Movie Review – Sum Of All Fears, The


– Summary –

Director :  Phil Alden Robinson
Year Of Release :  2002
Principal Cast :  Ben Affleck, Morgan Freeman, James Cromwell, Bridget Moynahan, Liev Schreiber, Michael Byrne, Colm Feore, Alan Bates, Ciaran Hinds, Bruce McGill, Philip Baker Hall, Richard Marner.
Approx Running Time :  124 Minutes
Synopsis:   CIA analyst Jack Ryan tries to locate the whereabouts of a recently discovered unexploded bomb, which leads him to uncover a plan to explode a nuclear device somewhere within the United States.
What we think : Gripping, absorbing techno-thriller from the Tom Clancy franchise, with Affleck doing his best to give the Jack Ryan character some of his own nuance. Generally, he does a great job, and Sum Of All Fears is a better film for it.


The Jack Ryan series has been a reasonably consistent money earner for Hollywood. The original film, Hunt For Red October, whilst full of inaccuracies, was a blockbuster in every sense, and the followup films, Patriot Games and Clear & Present Danger are among the great action thrillers of the 90’s. So it was with a certain level of anxiety that I initially approached the Ben Affleck starrer The Sum Of All Fears, which essentially rebooted the franchise and allowed the viewer to witness an early Ryan victory.

Just a little more to the.... left... yeahhhh, that's it!
Just a little more to the…. left… yeahhhh, that’s it!

Set in modern times, and subsequently creating a kind of alternate Jack Ryan universe from the original films, Affleck and Morgan Freeman set about trying to stop the inserting of a nuclear weapon onto American soil: with your typical stoic chest beating and US is great speechifying, our hero and his counterparts try desperately to stop nuclear holocaust.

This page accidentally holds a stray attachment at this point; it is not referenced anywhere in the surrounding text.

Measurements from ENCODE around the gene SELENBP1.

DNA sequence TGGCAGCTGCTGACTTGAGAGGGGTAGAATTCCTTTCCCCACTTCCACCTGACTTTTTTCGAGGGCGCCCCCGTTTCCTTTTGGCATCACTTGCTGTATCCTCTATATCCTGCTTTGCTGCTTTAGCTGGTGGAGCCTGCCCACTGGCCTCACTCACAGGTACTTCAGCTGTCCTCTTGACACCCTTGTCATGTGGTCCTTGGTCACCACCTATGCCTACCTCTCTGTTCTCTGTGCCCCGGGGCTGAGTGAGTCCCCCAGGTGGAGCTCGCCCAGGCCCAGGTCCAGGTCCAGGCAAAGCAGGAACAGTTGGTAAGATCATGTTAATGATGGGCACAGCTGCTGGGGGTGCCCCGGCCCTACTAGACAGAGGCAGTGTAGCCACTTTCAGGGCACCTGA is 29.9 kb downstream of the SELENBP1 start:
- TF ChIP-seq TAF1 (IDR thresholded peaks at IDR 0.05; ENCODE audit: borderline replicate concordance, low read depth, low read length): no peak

The Sum Of All Fears, as well as being a bugger to type over and again, is a sturdy and solid action/thriller film, with little to say negatively about the entire thing. The script is solid, Affleck never gets a chance to overact, and Freeman appears to be bored by the whole thing, his performance is as close to sleepwalking as has ever been captured on film: he still makes the role of superior CIA chief his own.

It was a mistake. And Herb knew it.
It was a mistake. And Herb knew it.

Of course, things go wrong, and the bad guys up the ante. In a kind of harkening to 9/11, and the terrible events of that day, America suffers a substantial terrorist attack on it’s own soil. It’s the reaction of the government in this film that makes one sit uncomfortably through the final act, as it is almost a direct parallel to the real life events following September 11. Confusion and illogical decisions abound, and it’s staggering to see just how easily it can all go pear-shaped.

Thankfully, though, Jack Ryan can be relied on to thwart the best efforts of the bad guys. Affleck plays it straight, obviously borrowing from the characterizations of the character by Alec Baldwin and Harrison Ford, yet somehow making the role his own. Sometimes he makes leaps in logic that confound the most astute viewer, yet it all seems quite realistic and easy to believe at the time.

I'm telling you, if I ever get the chance to play Batman I might just have to say no!
I’m telling you, if I ever get the chance to play Batman I might just have to say no!

The Sum Of All Fears is a frightening indictment of terrorism, especially in light of 9/11, the product of which makes the “fear” in this film all that much more real.


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